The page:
While we waited Angela browsed a copy of a book about yoga by the master yoga teacher Iyengar. Interesting how he justifies the physical pain that is part of the yoga exercise process, on the grounds that without physical pain spiritual and mental progress are not possible. While he tells people not to overdo it, he also urges them to go as far as they possibly can.
I find the implicit notion that there is something intrinsically good about pain a dangerous one. It reminds me of paintings of St Sebastian pierced with a score of arrows, apparently serving as an example to us all. There is a fine line between enjoying hurting yourself and enjoying hurting other people. Some people find masochism liberating. Unfortunately some people find sadism 'liberating' too. Practising yoga and deriving spiritual enlightenment from the physical extremes of that practice is one thing. Teaching others that this is a road to enlightenment for all is quite another matter.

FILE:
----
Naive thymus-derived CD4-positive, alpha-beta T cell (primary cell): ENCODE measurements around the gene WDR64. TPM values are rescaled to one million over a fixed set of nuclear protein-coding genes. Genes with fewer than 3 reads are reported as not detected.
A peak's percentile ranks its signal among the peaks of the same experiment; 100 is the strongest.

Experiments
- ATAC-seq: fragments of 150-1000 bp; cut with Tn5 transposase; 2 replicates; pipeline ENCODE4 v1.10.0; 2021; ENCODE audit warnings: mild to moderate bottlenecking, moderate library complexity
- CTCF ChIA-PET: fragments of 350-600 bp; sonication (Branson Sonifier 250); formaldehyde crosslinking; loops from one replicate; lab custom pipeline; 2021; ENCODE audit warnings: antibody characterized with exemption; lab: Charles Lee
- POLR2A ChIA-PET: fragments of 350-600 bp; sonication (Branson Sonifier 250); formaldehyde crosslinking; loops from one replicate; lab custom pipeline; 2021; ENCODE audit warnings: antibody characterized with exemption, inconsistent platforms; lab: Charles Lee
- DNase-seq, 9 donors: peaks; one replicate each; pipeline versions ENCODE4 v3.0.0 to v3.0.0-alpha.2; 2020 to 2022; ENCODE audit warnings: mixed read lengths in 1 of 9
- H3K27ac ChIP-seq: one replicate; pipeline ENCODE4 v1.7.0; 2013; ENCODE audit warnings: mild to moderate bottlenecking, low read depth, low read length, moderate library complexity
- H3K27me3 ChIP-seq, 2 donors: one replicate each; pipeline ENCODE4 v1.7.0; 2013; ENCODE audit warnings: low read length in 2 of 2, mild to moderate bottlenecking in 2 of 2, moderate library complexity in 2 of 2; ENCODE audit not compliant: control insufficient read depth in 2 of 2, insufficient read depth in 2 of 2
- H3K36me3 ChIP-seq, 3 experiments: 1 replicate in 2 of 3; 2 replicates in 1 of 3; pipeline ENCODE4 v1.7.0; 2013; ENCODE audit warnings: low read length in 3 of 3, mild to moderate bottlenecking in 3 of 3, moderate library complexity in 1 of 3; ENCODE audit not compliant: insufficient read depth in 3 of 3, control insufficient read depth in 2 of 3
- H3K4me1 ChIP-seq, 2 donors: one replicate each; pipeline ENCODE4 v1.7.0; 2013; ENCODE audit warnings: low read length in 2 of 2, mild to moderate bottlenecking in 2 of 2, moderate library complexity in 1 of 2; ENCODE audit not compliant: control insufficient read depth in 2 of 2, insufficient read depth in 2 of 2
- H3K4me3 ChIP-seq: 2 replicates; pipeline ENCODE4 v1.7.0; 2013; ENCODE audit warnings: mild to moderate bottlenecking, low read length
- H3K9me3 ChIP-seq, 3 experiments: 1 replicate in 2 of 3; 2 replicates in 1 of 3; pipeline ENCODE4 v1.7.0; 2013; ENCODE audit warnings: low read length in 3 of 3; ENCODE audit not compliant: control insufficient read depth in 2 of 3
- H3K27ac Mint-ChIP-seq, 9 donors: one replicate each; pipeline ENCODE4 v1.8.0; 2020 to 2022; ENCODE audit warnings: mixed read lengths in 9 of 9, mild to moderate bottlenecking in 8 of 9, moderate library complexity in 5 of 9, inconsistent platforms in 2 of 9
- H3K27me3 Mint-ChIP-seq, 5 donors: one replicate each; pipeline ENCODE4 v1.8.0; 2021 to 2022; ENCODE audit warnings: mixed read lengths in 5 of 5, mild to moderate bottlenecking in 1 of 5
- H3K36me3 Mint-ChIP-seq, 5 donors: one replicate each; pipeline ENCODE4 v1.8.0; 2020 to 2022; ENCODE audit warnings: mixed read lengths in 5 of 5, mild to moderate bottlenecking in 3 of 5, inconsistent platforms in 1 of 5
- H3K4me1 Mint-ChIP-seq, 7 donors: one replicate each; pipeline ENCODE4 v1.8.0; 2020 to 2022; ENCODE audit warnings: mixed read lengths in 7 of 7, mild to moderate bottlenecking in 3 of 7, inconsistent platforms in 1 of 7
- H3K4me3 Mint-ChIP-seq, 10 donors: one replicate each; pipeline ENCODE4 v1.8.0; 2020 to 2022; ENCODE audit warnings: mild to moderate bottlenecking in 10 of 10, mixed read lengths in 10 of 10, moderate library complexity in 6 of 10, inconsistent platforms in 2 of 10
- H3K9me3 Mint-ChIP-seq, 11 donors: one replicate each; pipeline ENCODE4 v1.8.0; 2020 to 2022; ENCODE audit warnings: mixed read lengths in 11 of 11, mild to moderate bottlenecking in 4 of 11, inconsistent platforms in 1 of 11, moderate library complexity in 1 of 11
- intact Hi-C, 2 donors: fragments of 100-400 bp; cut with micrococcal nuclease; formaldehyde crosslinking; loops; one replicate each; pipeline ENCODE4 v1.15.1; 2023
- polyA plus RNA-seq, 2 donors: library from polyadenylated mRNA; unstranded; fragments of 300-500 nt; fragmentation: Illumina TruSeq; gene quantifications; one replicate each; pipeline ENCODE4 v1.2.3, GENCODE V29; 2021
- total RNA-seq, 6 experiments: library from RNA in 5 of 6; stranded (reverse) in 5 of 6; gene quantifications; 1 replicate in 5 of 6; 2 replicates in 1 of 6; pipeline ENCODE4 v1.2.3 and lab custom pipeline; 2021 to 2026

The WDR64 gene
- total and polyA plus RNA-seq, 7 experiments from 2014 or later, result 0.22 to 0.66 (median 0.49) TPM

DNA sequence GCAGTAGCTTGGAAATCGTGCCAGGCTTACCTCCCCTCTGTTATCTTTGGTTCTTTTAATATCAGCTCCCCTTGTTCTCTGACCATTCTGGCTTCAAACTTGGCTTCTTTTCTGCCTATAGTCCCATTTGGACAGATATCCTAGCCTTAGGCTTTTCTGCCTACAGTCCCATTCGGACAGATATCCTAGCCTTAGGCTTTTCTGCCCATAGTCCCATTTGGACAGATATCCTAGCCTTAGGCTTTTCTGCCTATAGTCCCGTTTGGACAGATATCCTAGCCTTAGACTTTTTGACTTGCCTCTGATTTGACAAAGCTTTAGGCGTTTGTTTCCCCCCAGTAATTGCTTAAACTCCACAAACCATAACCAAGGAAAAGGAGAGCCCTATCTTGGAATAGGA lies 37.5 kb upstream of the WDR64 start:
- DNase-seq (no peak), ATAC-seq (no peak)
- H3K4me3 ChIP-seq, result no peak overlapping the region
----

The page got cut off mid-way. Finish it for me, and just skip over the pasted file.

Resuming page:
I see no merit in the pain and fear that tax affairs can cause me (though I can usefully examine why they do). Similarly I see no merit in moving my body in such a way as to cause me pain and I remain deeply suspicious of those who would have me do so.
(I wrote this a few weeks ago but only just posted it. Some kind of slip up.)